The Joyletter

Flower guilt, flower rebellion

Published about 1 year agoΒ β€’Β 3 min read

Hi Reader,

This week I finally got around to taking the dead chrysanthemums (yes, really πŸ™ˆ) out of the planters on my front porch and replacing them with fresh spring blooms.

Every time I buy flowers, whether cut stems or for the garden, I hear a little voice in my head:

"What a waste of money."
"You should be saving this instead."
"You're seriously spending THAT MUCH on something that's going to be dead in a few weeks?"

I study joy for a living and yet I still have so much trouble spending money on things that are purely for joy. And it's not just money: spending time on things that have no purpose, no productive output, is just as hard.

I have to remind myself:

"Who says that beauty is a waste?"
"What good is saving for a rainy day if I can't ever enjoy the sunny ones?"
"Yes, flowers don't last forever. But neither do I! Isn't that all the more reason to enjoy it while I can?"

All of life's wonderful things are fleeting. Flowers just show us this fact in real time. To spend money on flowers, to spend time on planting them and arranging them, feels like a rebellion against the culture of delayed gratification that keeps promising joy in the future yet never seems to pay out.

I don't think the guilt will ever fully go away. But maybe that's what makes it meaningful. To hear the call of practicality and turn away from it, toward the blowsy goodness of spring. To do it without justification. To do it only because it feels good.

Here's hoping you find your own joyful rebellion this week!



One Thing

Stop and smell the roses.

Well the roses aren't out yet here, but daffodils, tulips, hyacinths. If your budget can accommodate it, buy some for your table or your bedside. If not, take yourself out to a nursery or florist and go have a sniff.

Flowers have been shown to improve memory and mood, but truly, you don't need a reason other than that they are one life's truly universal pleasures.


Designers, I need your help!

Are you a designer, architect, or urban planner? A stager, home organizer, or healthcare professional?

For a new project, I'm looking for practitioners who have put the ideas in JOYFUL into practice in real spaces β€” or want to! This could be residential or commercial, public or private space.

If this is you and you'd be open to a 15 minute conversation in the next few weeks, please hit reply to this email to let me know!


Mood: Petitioning For A Flower-Eyes Emoji

Sources: 1 / 2 / 3 / 4 / 5 / 6​


7 Recipes that Restored My Joy in Cooking

I used to be an okay cook. Great with vegetables, a pro at salad dressings. But proteins I'd leave to my better half. Too much risk of overcooking an expensive steak.

Then, after keeping us fed throughout the pandemic, he burned out on cooking. The takeout rigamarole was starting to get old (and wasn't great for our health or our bank account) and I was tired of food being a thing we needed to do. I wanted dinner to be fun again. So, I dove into my cookbooks, planning to try at least one new recipe a week. My goal was to learn not just new recipes but new cooking techniques, which has helped me build confidence to try things I would've been too intimidated by just a few months ago.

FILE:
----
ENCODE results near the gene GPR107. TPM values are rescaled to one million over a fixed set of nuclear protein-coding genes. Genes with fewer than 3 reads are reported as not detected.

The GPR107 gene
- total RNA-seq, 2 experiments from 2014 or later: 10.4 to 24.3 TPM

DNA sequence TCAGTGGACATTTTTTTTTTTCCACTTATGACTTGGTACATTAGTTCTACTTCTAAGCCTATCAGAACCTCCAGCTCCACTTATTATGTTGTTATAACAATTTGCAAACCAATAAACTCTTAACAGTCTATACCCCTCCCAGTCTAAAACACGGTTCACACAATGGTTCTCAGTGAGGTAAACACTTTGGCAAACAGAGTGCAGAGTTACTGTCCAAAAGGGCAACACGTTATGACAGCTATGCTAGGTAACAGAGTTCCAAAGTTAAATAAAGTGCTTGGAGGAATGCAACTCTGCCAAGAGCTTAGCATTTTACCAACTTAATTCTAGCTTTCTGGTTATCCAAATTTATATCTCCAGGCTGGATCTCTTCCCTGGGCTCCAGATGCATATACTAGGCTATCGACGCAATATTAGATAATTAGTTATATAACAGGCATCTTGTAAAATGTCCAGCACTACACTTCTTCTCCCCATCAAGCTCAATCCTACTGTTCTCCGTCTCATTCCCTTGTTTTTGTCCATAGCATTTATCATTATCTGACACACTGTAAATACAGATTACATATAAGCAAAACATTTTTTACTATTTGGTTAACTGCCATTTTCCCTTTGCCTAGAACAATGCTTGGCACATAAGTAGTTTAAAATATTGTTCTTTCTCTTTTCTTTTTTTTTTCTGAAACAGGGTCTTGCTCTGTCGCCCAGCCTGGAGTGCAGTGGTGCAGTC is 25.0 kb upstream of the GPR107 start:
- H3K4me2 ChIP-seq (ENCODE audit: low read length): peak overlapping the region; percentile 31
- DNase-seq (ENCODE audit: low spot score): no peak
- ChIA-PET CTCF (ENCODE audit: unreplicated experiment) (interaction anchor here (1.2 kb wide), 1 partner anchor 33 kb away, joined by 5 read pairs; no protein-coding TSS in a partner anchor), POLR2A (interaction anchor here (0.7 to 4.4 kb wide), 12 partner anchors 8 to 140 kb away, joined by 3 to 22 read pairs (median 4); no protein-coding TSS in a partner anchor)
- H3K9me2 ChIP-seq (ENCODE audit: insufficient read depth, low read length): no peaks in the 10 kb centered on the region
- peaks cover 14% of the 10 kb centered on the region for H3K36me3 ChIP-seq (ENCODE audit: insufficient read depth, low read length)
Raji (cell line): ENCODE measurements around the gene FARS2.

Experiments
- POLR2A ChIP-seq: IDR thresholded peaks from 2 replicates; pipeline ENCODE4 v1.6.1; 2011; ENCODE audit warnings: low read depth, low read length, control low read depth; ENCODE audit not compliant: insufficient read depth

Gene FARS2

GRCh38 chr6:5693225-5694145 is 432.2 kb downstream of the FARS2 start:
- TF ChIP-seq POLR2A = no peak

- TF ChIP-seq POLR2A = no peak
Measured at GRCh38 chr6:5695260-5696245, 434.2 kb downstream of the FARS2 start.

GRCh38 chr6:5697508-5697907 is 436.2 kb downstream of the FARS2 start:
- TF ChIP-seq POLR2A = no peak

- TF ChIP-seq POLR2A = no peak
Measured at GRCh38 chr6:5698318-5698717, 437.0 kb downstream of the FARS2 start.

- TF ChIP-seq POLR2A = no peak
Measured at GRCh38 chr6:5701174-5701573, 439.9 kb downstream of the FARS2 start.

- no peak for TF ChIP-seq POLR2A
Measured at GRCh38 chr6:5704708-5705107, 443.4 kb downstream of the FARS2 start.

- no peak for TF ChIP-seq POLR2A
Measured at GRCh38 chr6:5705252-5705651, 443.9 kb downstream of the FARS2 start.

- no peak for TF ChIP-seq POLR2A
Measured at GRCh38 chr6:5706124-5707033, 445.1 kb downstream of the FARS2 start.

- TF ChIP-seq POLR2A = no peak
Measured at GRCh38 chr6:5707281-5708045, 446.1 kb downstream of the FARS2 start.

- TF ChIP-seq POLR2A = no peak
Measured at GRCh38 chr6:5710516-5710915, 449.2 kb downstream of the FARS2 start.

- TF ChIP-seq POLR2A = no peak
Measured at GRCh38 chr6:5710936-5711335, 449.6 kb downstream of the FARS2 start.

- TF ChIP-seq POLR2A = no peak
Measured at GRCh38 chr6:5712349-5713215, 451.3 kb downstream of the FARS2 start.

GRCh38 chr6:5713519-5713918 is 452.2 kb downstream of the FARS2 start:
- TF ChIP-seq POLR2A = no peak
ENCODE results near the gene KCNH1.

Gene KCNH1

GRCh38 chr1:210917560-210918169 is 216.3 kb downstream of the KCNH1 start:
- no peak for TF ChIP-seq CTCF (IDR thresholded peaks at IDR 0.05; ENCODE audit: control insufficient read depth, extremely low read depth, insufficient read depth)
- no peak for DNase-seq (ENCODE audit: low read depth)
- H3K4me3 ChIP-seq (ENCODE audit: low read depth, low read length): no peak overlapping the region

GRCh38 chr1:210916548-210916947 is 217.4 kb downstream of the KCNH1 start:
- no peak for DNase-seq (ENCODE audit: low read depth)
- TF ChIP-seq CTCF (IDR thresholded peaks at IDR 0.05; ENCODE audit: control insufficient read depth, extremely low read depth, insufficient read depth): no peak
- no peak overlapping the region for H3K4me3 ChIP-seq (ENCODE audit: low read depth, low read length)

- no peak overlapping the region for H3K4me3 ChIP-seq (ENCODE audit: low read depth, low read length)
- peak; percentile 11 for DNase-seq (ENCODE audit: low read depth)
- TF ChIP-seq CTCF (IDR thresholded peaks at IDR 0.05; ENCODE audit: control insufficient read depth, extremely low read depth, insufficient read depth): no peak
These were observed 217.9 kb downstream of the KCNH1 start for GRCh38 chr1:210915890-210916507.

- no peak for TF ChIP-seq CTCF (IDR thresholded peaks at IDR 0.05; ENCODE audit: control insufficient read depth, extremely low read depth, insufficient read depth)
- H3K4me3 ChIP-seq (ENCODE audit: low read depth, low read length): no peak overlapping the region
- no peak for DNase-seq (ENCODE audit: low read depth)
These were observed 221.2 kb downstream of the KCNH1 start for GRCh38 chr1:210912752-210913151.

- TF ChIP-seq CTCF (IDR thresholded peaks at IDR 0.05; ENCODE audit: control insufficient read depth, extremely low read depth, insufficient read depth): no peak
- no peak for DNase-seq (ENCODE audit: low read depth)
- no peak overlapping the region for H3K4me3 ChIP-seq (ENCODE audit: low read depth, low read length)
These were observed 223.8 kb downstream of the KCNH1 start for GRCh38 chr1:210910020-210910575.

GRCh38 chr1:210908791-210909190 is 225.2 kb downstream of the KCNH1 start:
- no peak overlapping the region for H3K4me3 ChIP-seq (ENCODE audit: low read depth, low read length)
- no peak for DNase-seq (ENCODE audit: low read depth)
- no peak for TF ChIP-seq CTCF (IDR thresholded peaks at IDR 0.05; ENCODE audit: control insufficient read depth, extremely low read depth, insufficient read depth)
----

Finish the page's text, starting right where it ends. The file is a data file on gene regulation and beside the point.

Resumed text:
Here are seven of the recipes that have helped me rediscover the joy of cooking:

Nigel Slater's Miso Honey Chicken
Slater has been a huge part of my kitchen awakening, especially A Cook's Book which is as beautifully written as it is full of simple, delicious food. Recipe (Note: this recipe is the closest I could find online, but if you want the original, get the book. It's a worthwhile investment.)

Yottam Ottolenghi's Whole Roasted Cauliflower
This is from Ottolenghi's book Simple, which makes me laugh every time I cook from it because I've yet to find something in there that accurately reflects the title. This recipe takes two steps but is worth it for both beauty and deliciousness. Recipe​

Ali Slagle's Turmeric Black Pepper Chicken​
Spicy but not too spicy, sticky, fast, and in one pot. I loved learning the technique of a spiced flour dip before stir-frying and will use it again. Imho this is better with snap peas than asparagus. Recipe​

Naz Deravian's Roasted Dill Salmon
I didn't like salmon and now I do. I make this the way Deravian says here stepmom does it in Bottom of the Pot β€” with sake instead of lime. Recipe​

Stir-Fried Shrimp and Snow Peas, Grace Young via Julia Moskin
I was looking for a good base stir-fry recipe and this one is perfect. Not too sweet, not too salty. I double the sauce and steam a pot of broccoli to throw in near the end. Recipe​

Cybelle Tondu's Scrunched Cabbage Salad
A fun new technique of scrunching the cabbage with salt to make it soft and glossy. Plus a crunchy nut-seed topping that works well on other salads too. Recipe​

Nigel Slater's Pork and Cashew Stir-fry
Back to Nigel, whose recipes appear on my meal plan every single week. This one is full of lime and herbs, and uses an affordable cut of meat that keeps the grocery bills down. I serve this with a cabbage slaw dressed with miso, lemon, and olive oil. Recipe​


Quote of the Week

"The only way to deal with an unfree world is to become so absolutely free that your very existence is an act of rebellion."

β€” Albert Camus


The Joyletter

by Ingrid Fetell Lee

Designer, bestselling author, and founder of the School of Joy. I help people find more joy in life and work through design. Join more than 45,000 readers who receive our weekly treasure trove of science-backed tips, delightful discoveries, and inspiration for living a better life.

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